Findings from Tohoku University Yields New Data on Immunologic Receptors (Pulmonary administration of integrin-nanoparticles regenerates collapsed alveoli)
By a News Reporter-Staff News Editor at Drug Week -- Current study results on Membrane Proteins have been published. According to news reporting from Miyagi, Japan, by NewsRx journalists, research stated, "Chronic obstructive pulmonary disease (COPD) is an intractable pulmonary disease, causes widespread and irreversible alveoli collapse. In search of a treatment target molecule, which is able to regenerate collapsed alveoli, we sought to identify a factor that induces differentiation in human alveolar epithelial stem cells using all-trans retinoic acid (ATRA), whose alveolar repair capacity has been reported in animal experiments."
The news correspondents obtained a quote from the research from Tohoku University, "When human alveolar epithelial stem cells were exposed to ATRA at a concentration of 10 mu M for over seven days, approximately 20% of the cells differentiated into each of the type-I and type-II alveolar epithelial cells that constitute the alveoli. In a microarray analysis, integrin-alpha 1 and integrin-beta 3 showed the largest variation in the ATRA-treated group compared with the controls. Furthermore, the effect of the induction of differentiation in human alveolar epithelial stem cells using ATRA was suppressed by approximately one-fourth by siRNA treatments with integrin alpha 1 and integrin beta 3. These results suggested that integrin alpha 1 and beta 3 are factors responsible for the induction of differentiation in human alveolar epithelial stem cells. We accordingly investigated whether integrin nanoparticles also had a regenerative effect in vivo. Elastase-induced COPD model mouse was produced, and the alveolar repair effect of pulmonary administration using nanoparticles of integrin protein was evaluated by X-ray CT scanning. Improvement in the CT value in comparison with an untreated group indicated that there was an alveolar repair effect. In this study, it was shown that the differentiation-inducing effect on human alveolar epithelial stem cells by ATRA was induced by increased expression of integrin, and that the induced integrin enhanced phosphorylation signaling of AKT, resulting in inducing differentiations. Furthermore, the study demonstrated that lung administration of nanoparticles with increased solubility and stability of integrin repaired the alveolus of an Elastase-induced COPD model mouse."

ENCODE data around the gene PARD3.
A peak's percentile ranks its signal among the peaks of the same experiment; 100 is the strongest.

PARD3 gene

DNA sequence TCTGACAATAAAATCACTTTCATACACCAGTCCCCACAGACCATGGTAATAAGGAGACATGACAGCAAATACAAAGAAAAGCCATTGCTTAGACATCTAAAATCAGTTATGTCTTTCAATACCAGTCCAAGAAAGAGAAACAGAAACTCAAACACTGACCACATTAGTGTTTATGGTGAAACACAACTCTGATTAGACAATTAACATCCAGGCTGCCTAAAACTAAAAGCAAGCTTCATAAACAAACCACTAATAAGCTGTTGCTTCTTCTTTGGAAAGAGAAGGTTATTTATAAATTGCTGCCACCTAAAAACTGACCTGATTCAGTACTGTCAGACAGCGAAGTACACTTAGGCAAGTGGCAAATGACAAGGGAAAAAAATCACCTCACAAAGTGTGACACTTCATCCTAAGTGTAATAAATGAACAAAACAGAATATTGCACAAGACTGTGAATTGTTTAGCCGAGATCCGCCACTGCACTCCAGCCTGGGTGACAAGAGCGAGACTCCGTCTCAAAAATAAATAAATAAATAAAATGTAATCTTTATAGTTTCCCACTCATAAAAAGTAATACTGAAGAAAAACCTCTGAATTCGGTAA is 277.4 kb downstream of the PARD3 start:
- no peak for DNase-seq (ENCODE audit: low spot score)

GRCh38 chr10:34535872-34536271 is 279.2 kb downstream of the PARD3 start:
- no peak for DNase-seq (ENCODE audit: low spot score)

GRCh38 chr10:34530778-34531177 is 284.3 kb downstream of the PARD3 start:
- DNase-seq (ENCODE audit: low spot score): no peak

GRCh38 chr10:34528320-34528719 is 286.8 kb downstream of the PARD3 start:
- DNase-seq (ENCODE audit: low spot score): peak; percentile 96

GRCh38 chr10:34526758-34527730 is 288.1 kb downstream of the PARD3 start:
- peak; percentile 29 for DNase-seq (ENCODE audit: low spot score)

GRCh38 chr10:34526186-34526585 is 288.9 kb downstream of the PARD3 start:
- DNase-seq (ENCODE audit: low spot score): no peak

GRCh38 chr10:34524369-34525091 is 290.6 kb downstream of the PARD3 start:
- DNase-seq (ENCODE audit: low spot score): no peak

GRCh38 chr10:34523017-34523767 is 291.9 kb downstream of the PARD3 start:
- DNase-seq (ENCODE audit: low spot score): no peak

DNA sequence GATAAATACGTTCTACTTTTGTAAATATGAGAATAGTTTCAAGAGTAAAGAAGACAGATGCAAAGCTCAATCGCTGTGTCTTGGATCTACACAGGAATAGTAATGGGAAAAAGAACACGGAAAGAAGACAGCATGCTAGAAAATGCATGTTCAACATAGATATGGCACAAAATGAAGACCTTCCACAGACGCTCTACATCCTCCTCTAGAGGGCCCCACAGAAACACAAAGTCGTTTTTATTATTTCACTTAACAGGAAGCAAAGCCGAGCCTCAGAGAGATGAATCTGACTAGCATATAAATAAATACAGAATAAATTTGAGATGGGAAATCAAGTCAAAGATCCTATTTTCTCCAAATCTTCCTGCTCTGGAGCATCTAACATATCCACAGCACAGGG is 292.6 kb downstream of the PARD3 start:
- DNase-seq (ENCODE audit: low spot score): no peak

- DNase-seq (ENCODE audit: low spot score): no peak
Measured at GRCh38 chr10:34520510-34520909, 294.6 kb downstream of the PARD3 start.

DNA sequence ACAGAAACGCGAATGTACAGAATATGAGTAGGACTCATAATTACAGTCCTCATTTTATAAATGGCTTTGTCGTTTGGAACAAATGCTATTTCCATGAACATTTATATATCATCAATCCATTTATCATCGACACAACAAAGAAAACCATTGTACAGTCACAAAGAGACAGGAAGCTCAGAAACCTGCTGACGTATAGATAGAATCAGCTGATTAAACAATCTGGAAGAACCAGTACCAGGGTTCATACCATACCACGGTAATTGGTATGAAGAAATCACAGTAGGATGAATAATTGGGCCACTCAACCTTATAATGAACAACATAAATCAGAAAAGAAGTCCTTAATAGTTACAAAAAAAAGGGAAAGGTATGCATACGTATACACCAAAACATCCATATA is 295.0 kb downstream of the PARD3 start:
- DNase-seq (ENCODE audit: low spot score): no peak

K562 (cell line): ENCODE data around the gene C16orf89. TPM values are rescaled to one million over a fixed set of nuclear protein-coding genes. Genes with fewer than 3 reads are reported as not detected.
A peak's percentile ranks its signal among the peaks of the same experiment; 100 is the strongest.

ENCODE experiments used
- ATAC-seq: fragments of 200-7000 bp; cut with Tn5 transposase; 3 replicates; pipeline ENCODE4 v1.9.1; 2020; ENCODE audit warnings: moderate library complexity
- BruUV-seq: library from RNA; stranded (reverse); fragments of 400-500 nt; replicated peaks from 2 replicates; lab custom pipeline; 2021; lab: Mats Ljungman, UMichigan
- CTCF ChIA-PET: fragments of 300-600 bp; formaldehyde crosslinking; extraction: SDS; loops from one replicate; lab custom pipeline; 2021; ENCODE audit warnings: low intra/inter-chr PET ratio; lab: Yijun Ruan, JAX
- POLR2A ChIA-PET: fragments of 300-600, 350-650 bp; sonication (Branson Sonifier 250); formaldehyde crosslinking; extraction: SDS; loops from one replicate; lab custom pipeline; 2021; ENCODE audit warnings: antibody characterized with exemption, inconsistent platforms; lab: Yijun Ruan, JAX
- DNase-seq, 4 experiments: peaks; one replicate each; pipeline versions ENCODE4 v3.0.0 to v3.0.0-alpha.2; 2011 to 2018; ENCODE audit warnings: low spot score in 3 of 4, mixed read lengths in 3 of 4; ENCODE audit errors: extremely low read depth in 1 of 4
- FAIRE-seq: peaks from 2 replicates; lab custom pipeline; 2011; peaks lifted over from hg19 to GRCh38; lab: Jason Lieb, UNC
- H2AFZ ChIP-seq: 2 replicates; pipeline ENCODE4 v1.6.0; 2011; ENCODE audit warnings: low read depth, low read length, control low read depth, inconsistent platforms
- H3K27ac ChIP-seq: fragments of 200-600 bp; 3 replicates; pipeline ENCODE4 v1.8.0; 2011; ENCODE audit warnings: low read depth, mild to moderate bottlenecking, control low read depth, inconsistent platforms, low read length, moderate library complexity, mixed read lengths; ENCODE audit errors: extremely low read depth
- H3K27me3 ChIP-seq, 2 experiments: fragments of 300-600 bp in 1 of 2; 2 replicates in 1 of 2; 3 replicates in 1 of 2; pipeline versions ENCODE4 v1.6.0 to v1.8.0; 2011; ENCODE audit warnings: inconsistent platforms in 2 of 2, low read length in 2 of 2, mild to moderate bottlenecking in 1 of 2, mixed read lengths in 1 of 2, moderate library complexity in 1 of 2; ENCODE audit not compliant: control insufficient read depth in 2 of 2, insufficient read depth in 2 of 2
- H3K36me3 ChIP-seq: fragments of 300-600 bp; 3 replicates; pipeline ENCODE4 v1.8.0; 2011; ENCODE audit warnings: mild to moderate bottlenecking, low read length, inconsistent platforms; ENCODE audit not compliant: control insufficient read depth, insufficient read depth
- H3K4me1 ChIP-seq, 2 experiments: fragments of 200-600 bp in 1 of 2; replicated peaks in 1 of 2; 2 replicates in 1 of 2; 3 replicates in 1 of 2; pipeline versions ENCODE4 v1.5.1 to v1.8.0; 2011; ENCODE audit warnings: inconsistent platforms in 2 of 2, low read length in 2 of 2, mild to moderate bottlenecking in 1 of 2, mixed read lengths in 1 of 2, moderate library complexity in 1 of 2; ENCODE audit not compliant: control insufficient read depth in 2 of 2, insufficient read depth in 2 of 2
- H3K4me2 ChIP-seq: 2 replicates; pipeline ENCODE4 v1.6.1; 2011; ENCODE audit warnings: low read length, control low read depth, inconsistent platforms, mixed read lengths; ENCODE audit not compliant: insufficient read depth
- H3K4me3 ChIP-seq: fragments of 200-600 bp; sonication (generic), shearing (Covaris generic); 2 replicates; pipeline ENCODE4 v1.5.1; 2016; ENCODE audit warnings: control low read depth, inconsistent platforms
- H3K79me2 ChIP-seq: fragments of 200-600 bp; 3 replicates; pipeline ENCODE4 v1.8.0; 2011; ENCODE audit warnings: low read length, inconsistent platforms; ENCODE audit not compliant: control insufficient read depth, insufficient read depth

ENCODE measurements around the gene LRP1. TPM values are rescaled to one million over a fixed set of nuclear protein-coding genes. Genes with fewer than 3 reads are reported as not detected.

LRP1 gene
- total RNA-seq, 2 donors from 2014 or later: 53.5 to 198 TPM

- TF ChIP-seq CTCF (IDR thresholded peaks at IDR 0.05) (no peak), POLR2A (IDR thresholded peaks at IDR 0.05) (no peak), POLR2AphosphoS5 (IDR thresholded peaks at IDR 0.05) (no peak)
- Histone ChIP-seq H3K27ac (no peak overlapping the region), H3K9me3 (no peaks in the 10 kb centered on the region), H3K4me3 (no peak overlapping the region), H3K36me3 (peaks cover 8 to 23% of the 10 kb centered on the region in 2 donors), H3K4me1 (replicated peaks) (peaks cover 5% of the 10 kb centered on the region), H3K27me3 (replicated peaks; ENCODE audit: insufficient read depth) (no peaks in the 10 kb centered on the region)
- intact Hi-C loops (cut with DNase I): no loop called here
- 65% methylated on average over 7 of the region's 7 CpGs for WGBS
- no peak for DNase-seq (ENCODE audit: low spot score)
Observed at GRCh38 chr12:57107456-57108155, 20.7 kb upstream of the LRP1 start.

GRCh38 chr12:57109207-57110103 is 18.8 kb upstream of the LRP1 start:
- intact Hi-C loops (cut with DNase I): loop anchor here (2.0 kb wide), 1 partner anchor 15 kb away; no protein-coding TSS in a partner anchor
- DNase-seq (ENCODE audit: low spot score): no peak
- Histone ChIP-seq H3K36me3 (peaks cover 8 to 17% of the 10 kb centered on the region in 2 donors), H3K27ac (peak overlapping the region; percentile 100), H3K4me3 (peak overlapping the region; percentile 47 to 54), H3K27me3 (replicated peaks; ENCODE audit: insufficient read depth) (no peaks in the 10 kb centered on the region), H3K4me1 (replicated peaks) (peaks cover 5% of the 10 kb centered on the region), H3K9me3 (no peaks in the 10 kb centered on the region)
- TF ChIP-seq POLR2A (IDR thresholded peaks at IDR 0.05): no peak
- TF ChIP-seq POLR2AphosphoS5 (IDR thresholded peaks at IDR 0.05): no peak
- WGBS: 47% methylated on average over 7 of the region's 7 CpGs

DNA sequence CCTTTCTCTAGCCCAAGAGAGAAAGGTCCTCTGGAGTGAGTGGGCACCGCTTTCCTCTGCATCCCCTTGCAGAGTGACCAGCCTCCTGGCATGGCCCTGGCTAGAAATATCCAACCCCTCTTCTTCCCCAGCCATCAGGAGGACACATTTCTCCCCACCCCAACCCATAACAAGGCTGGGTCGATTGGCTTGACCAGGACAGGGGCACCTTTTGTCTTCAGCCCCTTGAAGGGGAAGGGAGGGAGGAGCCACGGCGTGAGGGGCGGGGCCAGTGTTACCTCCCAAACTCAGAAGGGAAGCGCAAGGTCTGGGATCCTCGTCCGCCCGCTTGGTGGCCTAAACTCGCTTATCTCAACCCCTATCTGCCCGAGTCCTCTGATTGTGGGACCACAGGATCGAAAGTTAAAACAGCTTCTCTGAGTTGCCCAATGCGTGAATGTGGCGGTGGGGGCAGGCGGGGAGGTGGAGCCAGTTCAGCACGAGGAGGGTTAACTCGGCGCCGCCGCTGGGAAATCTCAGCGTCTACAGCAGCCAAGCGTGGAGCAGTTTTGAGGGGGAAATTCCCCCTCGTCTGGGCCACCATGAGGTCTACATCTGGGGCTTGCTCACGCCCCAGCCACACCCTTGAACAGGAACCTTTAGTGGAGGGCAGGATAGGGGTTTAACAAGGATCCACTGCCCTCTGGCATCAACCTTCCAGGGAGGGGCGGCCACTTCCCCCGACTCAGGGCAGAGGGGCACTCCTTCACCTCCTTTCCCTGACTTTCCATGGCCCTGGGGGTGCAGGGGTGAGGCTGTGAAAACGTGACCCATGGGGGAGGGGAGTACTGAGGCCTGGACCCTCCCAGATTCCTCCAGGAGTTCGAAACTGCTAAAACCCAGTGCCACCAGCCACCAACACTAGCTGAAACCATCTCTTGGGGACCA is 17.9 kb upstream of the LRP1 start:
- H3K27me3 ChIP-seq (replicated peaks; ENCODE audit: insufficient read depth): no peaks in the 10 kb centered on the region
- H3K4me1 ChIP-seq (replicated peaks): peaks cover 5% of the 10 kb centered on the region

According to the news reporters, the research concluded: "Those results show that those integrin nanoparticles are effective as novel COPD treatment target compounds."
For more information on this research see: Pulmonary administration of integrin-nanoparticles regenerates collapsed alveoli. Journal of Controlled Release, 2014;187():167-174. Journal of Controlled Release can be contacted at: Elsevier Science Bv, PO Box 211, 1000 Ae Amsterdam, Netherlands. (Elsevier - www.elsevier.com; Journal of Controlled Release - www.elsevier.com/wps/product/cws_home/502690)
Our news journalists report that additional information may be obtained by contacting M. Horiguchi, Tohoku University, Grad Sch Med, Dept. of Adv Prevent Med Infect Dis, Sendai, Miyagi 9808575, Japan. Additional authors for this research include H. Kojima, H. Sakai, H. Kubo and C. Yamashita (see also Membrane Proteins).
Keywords for this news article include: Asia, Japan, Miyagi, Elastase, Integrins, Nanoparticle, Nanotechnology, Membrane Proteins, Emerging Technologies, Enzymes and Coenzymes, Immunologic Receptors
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